The Covid-19 pandemic is a situation that none of us are likely to have ever faced before in business and whilst we now know how robust our business continuity plans (BCPs) are, how much have you started to think about the months and years ahead, as things develop?
I don’t believe for one second that firms will ‘get back to normal’ as the world has now changed forever and it’s important for us to recognise this and decide if we are going to use this situation to evolve our business models, or die wondering ‘what if’?
Successful, sustainable and flexible businesses are the backbone of our economy and specifically, our industry in:
By now, I would think that we have all begun to adapt to the challenges that come with working from home and communicating electronically/via video calling. Therefore, I won’t go into how we have come to deal with this in too much detail other than to suggest that if you’re looking for any help or suggestions on how to manage your days, keep your team motivated and enthused and how to look after your teams, please take a look at The Verve Group (@groupverve) Twitter account for some handy tips.
In view of the current situation, the FCA has clarified that it expects firms to implement staff working from home wherever possible. This applies to all FCA-regulated firms across the UK.
Each firm’s designated Senior Manager or equivalent should identify which of their employees are unable to perform their jobs from home. It is expected that the number of roles requiring attending the usual business premises will be far smaller than the number of attendees normally working from business premises.
Where possible, firms should facilitate employees working from home, including providing suitable IT and equipment to enable remote working. The FCA expects that the following staff should be able to work from home, with very few exceptions:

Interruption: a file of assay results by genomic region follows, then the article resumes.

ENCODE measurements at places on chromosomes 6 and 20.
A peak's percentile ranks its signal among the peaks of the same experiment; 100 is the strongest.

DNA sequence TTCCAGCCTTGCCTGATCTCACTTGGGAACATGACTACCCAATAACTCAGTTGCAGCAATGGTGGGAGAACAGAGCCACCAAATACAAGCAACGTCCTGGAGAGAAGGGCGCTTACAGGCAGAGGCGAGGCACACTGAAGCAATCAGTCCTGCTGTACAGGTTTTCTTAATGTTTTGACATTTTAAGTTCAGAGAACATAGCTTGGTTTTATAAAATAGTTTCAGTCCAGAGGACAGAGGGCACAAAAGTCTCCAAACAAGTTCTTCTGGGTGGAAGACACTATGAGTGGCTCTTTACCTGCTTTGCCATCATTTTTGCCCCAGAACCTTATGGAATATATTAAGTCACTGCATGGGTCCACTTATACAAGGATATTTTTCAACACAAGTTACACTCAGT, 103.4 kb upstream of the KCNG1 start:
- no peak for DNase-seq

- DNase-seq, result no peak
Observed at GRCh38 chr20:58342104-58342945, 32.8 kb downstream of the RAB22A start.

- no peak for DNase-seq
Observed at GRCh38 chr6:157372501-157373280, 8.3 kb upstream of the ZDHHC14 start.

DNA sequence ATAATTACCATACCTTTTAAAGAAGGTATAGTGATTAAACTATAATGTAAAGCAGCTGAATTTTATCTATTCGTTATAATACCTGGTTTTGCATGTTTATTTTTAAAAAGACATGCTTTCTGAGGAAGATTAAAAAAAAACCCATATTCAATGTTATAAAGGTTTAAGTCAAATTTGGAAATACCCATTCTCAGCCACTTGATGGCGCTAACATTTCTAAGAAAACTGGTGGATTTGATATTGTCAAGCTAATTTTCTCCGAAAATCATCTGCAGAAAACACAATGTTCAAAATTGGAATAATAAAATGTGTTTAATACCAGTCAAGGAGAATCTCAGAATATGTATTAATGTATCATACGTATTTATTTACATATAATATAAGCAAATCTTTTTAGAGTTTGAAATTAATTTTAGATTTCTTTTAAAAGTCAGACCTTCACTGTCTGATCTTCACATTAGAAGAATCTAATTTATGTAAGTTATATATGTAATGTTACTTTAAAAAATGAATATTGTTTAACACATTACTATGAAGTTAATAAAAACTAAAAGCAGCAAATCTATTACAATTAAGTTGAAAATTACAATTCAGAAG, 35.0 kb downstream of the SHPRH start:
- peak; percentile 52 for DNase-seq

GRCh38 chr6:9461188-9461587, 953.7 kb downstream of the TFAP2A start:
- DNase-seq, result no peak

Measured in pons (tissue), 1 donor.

There are obviously other issues and risks associated with having to adapt your existing business practices. Things like obtaining AML documentation or verification, clients signing documents, the security risks associated with your firm’s IT equipment being in people’s homes, data security, email encryption, webinar/video calling.
What had you already done as part of writing your business continuity plans to allow for these issues or what have you done since?
You will have no doubt heard by now that the Government promised to support businesses by paying 80% of employees’ salaries up to £2,500 per month. This wasn’t clearly explained at the time but further details are becoming available.
Details on this scheme feel quite scarce so I will summarise everything that we know so far…
This only applies where businesses are applying “Furlough” to their employees. This means that under normal circumstances, the employee in question’s role has become temporarily redundant but in these desperate times they remain in employment funded by the Government.
Our initial understanding is that employees take a 20% pay cut (subject to the £2,500 max which may mean higher cuts) then the 80% of their salary is fully paid by HMRC. We understand that employers could make a voluntary top-up (i.e. pay the 20%) but this is highly unlikely given the other Government measures such as 3-month mortgage holidays that would mean that employees with mortgages have reduced outgoings which preserves monthly disposable income. There is also now support for your employees in rented accommodation, click here to find out more.
Please note, any employee on more than £37,500 (£3,125 pm) will only receive £2,500 max salary support from the Government.
This means that: